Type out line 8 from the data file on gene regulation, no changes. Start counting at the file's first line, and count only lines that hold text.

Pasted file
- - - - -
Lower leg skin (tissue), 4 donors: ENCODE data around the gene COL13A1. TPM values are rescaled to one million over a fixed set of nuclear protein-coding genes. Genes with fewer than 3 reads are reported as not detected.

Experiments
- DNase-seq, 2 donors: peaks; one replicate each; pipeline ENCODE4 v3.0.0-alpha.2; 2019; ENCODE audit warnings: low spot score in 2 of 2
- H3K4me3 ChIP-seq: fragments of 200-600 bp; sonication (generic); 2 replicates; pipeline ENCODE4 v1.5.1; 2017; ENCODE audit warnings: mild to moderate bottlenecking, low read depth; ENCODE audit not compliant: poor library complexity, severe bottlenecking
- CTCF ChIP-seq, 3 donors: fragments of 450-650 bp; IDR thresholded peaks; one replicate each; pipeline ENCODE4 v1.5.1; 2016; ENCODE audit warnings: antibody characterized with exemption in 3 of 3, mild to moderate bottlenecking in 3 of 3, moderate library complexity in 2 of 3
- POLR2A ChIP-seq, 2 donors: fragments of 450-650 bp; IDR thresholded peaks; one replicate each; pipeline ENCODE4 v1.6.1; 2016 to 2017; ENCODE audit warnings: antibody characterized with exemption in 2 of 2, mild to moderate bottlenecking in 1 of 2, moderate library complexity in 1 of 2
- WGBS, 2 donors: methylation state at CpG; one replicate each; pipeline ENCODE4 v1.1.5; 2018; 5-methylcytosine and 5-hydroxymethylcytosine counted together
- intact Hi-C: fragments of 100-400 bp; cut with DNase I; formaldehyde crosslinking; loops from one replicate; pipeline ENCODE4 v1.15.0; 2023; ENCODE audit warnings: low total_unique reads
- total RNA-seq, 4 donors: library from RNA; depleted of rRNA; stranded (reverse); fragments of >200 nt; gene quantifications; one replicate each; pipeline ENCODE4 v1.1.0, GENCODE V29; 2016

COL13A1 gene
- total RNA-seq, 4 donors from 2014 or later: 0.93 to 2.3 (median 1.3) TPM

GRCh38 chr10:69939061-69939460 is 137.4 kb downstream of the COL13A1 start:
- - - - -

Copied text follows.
- intact Hi-C: fragments of 100-400 bp; cut with DNase I; formaldehyde crosslinking; loops from one replicate; pipeline ENCODE4 v1.15.0; 2023; ENCODE audit warnings: low total_unique reads